History of the Caesarean Section
Despite the urban myth, this form of childbirth has nothing to do with Julius Caesar, although it is thought that the name derives from the lex Caesare (the Roman legal code), which prescribed that a baby should be surgically removed from its mother's body if she died before childbirth. The roots of the word Caesarean do, however, mean "to cut".
It was not until the year 1500 in Switzerland that the first recorded case of both a mother and baby surviving after a Caesarean took place. The woman's husband was a pig gelder who reportedly obtained permission from religious authorities and then undertook the surgery himself. By then, his wife had been in labour for several days. The wife reportedly went on to have another five vaginal births and the baby lived until he was 77 years old.
In the 1800s, James Simpson, an obstetrician in Scotland, discovered chloroform as an anaesthetic for surgery and, although there was an initial resistance to it being used for the pain of labour and childbirth (so-called "moral" reasons), after Queen Victoria had used chloroform for labour, it became widely accepted. The operation remained highly risky, however, due to major problems with both severe haemorrhage (bleeding) and infection. By 1880, the chance of the mother surviving a Caesarean section was still only around four women in 10 (40%).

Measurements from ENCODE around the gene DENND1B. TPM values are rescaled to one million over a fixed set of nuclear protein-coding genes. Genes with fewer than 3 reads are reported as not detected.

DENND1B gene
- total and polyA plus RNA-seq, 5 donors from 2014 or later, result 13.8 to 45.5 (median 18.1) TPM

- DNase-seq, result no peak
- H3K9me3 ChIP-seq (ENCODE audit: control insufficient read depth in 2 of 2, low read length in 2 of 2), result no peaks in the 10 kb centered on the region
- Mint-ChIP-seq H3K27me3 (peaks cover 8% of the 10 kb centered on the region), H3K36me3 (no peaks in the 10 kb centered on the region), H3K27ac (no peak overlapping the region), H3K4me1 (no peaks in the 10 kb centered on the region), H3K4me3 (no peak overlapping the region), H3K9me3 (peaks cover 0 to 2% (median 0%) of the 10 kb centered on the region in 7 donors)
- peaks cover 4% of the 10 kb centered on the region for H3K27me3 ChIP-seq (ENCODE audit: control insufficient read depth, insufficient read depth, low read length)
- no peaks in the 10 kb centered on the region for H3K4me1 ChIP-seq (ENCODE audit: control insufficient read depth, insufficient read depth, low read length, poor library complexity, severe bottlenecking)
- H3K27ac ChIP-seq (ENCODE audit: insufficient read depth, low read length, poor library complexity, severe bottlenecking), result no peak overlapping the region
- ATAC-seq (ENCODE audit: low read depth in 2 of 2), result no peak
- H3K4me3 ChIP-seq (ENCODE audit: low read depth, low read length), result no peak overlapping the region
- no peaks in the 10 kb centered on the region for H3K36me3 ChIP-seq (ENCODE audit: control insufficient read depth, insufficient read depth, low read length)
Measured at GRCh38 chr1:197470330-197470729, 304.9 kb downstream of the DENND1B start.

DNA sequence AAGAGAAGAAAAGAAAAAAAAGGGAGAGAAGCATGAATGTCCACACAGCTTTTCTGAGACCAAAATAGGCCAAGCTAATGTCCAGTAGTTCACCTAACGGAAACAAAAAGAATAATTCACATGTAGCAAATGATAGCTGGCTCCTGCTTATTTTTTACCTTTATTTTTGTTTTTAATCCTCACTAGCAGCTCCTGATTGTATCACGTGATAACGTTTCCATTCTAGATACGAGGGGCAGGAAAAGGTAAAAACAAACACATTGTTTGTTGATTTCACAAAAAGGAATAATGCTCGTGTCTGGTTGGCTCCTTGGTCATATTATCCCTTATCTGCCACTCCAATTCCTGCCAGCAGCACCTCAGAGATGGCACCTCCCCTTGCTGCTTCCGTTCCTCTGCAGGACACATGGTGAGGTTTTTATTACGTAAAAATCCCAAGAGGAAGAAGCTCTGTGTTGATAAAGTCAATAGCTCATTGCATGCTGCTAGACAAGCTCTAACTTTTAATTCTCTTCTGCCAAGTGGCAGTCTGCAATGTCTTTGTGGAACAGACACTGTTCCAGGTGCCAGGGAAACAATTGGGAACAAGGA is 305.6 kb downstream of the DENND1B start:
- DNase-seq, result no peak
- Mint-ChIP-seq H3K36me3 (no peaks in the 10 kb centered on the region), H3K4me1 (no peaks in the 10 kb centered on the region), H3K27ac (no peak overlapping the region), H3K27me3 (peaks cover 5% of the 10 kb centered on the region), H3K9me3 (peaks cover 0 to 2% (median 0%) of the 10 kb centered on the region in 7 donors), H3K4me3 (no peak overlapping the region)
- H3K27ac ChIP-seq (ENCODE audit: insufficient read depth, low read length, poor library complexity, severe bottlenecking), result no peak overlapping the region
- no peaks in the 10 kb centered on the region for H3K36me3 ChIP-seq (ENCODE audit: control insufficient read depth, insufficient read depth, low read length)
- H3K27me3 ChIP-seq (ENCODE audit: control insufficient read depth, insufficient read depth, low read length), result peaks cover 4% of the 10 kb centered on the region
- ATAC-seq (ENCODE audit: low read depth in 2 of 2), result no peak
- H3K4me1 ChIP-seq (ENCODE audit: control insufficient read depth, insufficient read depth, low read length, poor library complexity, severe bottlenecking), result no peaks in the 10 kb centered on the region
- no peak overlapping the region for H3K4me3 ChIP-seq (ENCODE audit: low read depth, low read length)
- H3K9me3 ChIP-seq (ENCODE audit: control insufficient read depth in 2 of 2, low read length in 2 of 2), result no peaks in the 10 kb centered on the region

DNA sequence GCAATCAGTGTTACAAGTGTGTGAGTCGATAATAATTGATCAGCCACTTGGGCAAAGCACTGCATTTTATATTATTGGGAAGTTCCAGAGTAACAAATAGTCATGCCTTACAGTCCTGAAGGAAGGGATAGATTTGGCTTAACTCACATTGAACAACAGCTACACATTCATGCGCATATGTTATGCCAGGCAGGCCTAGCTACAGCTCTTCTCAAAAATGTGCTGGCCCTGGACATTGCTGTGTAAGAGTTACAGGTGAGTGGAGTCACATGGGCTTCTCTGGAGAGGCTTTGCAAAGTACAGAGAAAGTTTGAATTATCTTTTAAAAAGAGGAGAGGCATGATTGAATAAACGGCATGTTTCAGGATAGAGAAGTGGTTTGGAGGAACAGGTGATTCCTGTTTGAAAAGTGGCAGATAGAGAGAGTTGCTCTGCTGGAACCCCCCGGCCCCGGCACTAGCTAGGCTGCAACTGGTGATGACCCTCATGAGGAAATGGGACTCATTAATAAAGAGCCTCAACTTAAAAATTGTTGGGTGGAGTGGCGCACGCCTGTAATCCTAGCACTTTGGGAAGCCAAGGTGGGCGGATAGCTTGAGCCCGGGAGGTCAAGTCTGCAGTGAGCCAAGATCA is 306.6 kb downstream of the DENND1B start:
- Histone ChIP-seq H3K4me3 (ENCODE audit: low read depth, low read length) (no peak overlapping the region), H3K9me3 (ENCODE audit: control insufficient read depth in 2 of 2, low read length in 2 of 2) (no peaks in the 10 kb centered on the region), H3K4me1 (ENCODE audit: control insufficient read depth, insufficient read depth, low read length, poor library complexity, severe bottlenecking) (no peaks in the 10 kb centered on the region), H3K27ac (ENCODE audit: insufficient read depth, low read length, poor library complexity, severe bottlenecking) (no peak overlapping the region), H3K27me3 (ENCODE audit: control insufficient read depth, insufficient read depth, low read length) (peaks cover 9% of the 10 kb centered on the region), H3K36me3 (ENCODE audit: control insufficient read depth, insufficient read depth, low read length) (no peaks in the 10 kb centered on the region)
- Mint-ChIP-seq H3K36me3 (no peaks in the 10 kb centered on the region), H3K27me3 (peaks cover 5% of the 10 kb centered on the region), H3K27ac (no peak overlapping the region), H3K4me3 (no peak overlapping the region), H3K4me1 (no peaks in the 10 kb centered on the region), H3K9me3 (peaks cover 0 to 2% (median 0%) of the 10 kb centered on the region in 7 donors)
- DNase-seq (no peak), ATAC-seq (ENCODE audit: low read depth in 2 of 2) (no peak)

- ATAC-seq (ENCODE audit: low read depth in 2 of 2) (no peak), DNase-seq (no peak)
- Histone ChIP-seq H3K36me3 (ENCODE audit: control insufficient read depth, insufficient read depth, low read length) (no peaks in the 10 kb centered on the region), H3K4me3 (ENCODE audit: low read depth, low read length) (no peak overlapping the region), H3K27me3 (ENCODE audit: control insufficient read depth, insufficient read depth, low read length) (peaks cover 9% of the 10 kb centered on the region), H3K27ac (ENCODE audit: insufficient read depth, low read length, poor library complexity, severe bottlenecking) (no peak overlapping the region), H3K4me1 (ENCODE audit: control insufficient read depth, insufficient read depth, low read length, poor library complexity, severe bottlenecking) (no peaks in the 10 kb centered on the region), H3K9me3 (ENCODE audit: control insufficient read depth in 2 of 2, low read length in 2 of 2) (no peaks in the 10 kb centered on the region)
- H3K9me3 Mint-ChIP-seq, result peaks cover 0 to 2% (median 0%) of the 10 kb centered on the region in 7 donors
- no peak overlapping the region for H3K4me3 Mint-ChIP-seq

A major advance took place in 1882 due to a German doctor called Kehrer, who started using silver-wire stitches to actually close the incision on the uterus. Kehrer also experimented with a low uterine incision, which is a less bloody area of the uterus. With further discoveries such as washing of the hands and the use of antiseptic sprays, the operation became much safer.
The advances in anaesthesia, antisepsis and stitching led to the dropping of maternal deaths from the operation from seven in 10 women who had the operation (70%) in 1800, to one in 10 (10%) in 1900. By the 1940s, the low sideways uterine incision had become widely accepted thanks to another Scottish doctor called Kerr and, subsequently, a sideways skin incision also became accepted.
The other main advances in the early 20th century included the use of drugs to make the uterus contract after the operation to reduce blood loss, the use of blood transfusion, and antibiotics.
More recently, the advent and development of epidural and spinal anaesthesia has made the operation very safe. In 2007, the overall chances of severe illness from complications from a Caesarean in the developed world were reported to be only three times higher than from a vaginal birth (27 per 1000 deliveries for a Caesarean, versus 9 per 1000 for a vaginal birth) and not at least 10 times higher, as was previously thought.